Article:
• 54°

Retailers tackle reopen from COVID-19 shutdown

Brandon Kuehner works outside Granny’s in Ironton as Ohio retail businesses reopened on Tuesday. Kuehner explained social distancing regulations to customers and kept a count of people going in to meet capacity guidelines. (Jeremy Hotzapfel |The Ironton Tribune)

(Additional reporting by Mark Shaffer)

With state allowing customers to return, businesses approach return differently

Retail businesses were permitted to reopen from the coronavirus pandemic on Tuesday, but stores in Lawrence County are making their own decisions on when to resume operations, with some allowing customers to return, while others have opted for a later date.

Valerie Freeman, owner of Treasures From the Valley on Vernon Street in Ironton, said she reopened on Tuesday.

“We’re allowing four guests at a time,” she said.

She said business has been returning, with customers coming in to buy graduation gifts, as well as the popular 740 area code T-shirts.

Another popular item is face masks, which Freeman says are made in the store and available for $5.

She is continuing to offer curbside pickup for customers who do not feel comfortable entering, something she has had available the past few weeks.

“We’re still doing our best to serve our customers,” she said. “And we respect their wishes if they prefer to do curbside.”

Freeman said the Spring on Vernon event she had planned was canceled due to the limits on mass gatherings, but she hopes to bring similar events to downtown when normalcy returns.

“I have a lot of ideas,” she said for plans when the pandemic ends. “We will be celebrating. We want to see our community again.”

She said they are doing their best, in the meantime, to keep downtown alive.

“We want to see our downtown succeed,” she said.

Also on Vernon Street is Cardinal Wishes, owned by Denise Coleman.

She said she is waiting until June 2 for her reopening.

“I’ve been here three years and am wanting to revamp my store, anyway,” she said.

She said while the shop is closed, she has been doing live sales each Friday on Facebook.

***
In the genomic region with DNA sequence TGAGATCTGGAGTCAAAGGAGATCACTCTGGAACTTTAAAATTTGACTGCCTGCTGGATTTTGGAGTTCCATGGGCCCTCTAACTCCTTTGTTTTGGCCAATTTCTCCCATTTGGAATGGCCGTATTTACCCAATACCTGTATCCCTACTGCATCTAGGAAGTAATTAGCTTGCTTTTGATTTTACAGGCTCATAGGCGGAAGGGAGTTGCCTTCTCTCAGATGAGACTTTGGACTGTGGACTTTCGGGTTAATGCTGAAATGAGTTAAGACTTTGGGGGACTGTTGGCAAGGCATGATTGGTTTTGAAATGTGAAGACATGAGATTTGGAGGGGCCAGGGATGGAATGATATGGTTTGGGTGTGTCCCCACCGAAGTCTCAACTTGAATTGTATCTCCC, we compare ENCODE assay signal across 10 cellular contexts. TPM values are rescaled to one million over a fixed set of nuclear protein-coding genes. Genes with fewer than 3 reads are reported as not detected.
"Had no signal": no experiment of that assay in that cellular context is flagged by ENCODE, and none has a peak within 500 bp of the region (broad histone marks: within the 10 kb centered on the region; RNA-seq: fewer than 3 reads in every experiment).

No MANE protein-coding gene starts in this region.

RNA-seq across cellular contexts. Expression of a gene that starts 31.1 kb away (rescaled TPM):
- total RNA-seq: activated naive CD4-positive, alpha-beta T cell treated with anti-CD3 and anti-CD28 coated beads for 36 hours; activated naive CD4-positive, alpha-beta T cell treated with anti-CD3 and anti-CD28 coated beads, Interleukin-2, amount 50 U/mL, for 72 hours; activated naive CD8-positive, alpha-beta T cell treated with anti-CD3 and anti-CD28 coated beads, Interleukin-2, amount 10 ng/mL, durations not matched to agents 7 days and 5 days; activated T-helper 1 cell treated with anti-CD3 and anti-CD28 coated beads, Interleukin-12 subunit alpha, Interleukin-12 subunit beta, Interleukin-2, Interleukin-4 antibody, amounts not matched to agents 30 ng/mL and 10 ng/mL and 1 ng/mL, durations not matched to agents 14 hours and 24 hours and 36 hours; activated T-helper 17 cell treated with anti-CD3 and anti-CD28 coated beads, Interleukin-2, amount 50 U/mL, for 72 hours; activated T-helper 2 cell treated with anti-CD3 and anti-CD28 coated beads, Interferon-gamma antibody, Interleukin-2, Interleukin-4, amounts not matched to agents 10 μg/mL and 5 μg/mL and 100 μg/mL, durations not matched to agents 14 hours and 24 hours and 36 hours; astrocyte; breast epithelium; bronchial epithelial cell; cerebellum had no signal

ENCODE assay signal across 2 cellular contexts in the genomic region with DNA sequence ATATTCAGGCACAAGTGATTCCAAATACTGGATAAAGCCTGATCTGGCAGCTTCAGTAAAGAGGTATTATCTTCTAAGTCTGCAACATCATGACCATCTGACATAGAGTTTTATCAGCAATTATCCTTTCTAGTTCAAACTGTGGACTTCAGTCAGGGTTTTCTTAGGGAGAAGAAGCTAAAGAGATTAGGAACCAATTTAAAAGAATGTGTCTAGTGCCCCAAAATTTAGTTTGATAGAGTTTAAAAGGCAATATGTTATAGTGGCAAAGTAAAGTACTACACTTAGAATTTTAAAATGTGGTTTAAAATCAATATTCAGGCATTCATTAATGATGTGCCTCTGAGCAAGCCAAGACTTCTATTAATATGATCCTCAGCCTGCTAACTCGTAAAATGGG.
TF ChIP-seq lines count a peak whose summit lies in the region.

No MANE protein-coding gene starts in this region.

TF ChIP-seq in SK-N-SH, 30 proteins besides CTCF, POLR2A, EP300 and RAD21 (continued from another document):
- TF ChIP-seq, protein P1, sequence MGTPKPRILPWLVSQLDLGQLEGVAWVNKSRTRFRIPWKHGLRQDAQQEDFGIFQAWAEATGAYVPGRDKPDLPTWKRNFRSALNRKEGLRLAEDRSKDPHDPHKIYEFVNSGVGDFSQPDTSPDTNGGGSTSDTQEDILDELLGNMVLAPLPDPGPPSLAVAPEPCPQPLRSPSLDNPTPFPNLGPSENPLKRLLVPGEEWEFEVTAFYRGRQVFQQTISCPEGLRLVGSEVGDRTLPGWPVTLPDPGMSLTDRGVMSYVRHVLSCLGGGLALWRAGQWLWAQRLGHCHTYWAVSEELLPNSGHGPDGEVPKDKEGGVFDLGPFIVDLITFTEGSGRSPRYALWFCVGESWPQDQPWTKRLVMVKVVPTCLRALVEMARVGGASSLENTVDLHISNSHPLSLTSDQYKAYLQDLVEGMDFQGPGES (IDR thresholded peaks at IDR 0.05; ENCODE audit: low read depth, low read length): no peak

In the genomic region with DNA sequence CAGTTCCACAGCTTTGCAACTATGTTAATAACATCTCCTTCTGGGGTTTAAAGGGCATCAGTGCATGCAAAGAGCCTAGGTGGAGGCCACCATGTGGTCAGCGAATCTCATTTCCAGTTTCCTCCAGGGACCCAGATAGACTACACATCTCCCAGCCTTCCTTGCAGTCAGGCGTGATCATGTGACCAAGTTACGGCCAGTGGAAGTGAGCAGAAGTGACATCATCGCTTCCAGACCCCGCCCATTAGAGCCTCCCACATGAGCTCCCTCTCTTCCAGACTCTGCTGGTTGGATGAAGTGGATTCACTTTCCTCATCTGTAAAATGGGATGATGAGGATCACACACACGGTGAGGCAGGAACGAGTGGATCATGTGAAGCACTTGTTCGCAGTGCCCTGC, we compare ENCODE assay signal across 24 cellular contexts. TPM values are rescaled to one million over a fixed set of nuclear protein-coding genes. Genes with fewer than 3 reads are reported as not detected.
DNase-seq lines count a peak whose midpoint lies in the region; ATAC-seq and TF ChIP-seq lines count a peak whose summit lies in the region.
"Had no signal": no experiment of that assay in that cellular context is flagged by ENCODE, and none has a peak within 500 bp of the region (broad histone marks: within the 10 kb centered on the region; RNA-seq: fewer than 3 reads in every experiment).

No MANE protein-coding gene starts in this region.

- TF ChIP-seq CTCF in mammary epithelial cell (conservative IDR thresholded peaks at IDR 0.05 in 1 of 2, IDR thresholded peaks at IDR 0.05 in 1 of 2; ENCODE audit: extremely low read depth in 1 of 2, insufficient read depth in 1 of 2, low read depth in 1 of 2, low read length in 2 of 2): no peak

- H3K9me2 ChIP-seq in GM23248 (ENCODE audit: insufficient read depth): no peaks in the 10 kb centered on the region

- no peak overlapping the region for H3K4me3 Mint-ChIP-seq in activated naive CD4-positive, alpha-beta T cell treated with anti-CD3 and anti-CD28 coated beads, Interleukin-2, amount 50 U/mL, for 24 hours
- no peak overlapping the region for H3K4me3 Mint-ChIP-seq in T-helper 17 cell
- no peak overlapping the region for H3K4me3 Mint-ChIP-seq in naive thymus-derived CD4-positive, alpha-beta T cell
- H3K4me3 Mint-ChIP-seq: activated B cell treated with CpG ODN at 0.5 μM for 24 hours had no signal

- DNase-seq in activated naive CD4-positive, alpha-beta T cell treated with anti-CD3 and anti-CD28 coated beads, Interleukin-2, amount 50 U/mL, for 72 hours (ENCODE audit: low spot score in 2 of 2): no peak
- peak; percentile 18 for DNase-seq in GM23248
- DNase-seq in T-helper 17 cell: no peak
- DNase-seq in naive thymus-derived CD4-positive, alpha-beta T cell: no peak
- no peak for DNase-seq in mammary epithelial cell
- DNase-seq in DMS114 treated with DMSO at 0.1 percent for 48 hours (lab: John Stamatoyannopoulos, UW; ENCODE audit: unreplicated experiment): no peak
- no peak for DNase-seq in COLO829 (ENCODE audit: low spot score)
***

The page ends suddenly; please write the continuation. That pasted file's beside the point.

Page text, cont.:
“Those have been going really well,” she said.

She said she is adapting to the way people have changed how they shop, and the online events have been just as successful as a typical week in her store.

“Everything’s different right now,” she said.

Over on Center Street, The Vault Market is also holding off on reopening.

Co-owner Abby Kuehne said they are aiming for a June 1 date.

She said the store began offering curbside pick-up about a month ago and is doing local deliveries to the 45638 ZIP code.

She said they have taken the time closed and used it to begin offering sales on the store’s website.

Keuhne said before the pandemic hit, they had not done so, but had plans in the works.

Since then, they have been selling many items from the store’s inventory online. The first items they offered were the store’s logo shirts, but they have since expanded to other items.

“And we have been shipping nationally,” she said.

Dick’s Music Shop on Third Street reopened on Tuesday. Displayed in front is signage specifying the state guidelines for retail businesses. (The Ironton Tribune | Jeremy Holtzapfel)

Another holding off on opening doors for now is Merle Norman on South Third Street, which moved to its downtown location last year.
Owner Diann Waggoner said she is planning for the last week of May.

“I’m not comfortable yet,” she said. “But when I do open, we’ll be wearing masks and I’ll have those for people who come in. And we’ll have sanitizer.”